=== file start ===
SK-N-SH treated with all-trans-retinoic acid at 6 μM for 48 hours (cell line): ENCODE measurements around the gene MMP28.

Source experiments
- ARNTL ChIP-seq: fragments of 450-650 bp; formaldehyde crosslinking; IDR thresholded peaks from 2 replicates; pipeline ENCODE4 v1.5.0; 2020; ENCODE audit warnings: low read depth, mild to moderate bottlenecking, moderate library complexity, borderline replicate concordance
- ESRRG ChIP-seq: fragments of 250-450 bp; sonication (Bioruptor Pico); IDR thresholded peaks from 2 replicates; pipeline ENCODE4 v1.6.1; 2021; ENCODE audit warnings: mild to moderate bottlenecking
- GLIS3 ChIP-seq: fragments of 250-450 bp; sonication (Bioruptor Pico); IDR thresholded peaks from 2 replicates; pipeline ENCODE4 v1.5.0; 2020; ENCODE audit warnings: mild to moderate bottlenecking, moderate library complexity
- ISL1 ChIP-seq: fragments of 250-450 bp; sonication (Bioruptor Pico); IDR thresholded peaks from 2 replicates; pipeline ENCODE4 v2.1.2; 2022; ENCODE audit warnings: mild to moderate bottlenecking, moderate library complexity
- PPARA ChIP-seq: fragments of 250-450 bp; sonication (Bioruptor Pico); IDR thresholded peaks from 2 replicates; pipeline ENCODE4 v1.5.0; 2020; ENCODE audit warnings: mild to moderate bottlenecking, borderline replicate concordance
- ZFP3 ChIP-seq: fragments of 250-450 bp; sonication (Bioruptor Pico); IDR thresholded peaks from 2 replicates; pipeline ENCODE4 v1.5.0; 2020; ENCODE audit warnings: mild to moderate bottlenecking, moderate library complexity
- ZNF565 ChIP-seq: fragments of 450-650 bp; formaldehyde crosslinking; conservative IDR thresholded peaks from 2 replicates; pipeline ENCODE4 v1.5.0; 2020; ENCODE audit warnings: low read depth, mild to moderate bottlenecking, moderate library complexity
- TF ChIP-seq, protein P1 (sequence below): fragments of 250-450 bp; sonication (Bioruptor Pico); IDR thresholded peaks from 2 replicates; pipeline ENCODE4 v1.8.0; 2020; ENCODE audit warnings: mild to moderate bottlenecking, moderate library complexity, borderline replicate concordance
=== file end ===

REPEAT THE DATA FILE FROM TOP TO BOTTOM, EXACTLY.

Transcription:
SK-N-SH treated with all-trans-retinoic acid at 6 μM for 48 hours (cell line): ENCODE measurements around the gene MMP28.

Source experiments
- ARNTL ChIP-seq: fragments of 450-650 bp; formaldehyde crosslinking; IDR thresholded peaks from 2 replicates; pipeline ENCODE4 v1.5.0; 2020; ENCODE audit warnings: low read depth, mild to moderate bottlenecking, moderate library complexity, borderline replicate concordance
- ESRRG ChIP-seq: fragments of 250-450 bp; sonication (Bioruptor Pico); IDR thresholded peaks from 2 replicates; pipeline ENCODE4 v1.6.1; 2021; ENCODE audit warnings: mild to moderate bottlenecking
- GLIS3 ChIP-seq: fragments of 250-450 bp; sonication (Bioruptor Pico); IDR thresholded peaks from 2 replicates; pipeline ENCODE4 v1.5.0; 2020; ENCODE audit warnings: mild to moderate bottlenecking, moderate library complexity
- ISL1 ChIP-seq: fragments of 250-450 bp; sonication (Bioruptor Pico); IDR thresholded peaks from 2 replicates; pipeline ENCODE4 v2.1.2; 2022; ENCODE audit warnings: mild to moderate bottlenecking, moderate library complexity
- PPARA ChIP-seq: fragments of 250-450 bp; sonication (Bioruptor Pico); IDR thresholded peaks from 2 replicates; pipeline ENCODE4 v1.5.0; 2020; ENCODE audit warnings: mild to moderate bottlenecking, borderline replicate concordance
- ZFP3 ChIP-seq: fragments of 250-450 bp; sonication (Bioruptor Pico); IDR thresholded peaks from 2 replicates; pipeline ENCODE4 v1.5.0; 2020; ENCODE audit warnings: mild to moderate bottlenecking, moderate library complexity
- ZNF565 ChIP-seq: fragments of 450-650 bp; formaldehyde crosslinking; conservative IDR thresholded peaks from 2 replicates; pipeline ENCODE4 v1.5.0; 2020; ENCODE audit warnings: low read depth, mild to moderate bottlenecking, moderate library complexity
- TF ChIP-seq, protein P1 (sequence below): fragments of 250-450 bp; sonication (Bioruptor Pico); IDR thresholded peaks from 2 replicates; pipeline ENCODE4 v1.8.0; 2020; ENCODE audit warnings: mild to moderate bottlenecking, moderate library complexity, borderline replicate concordance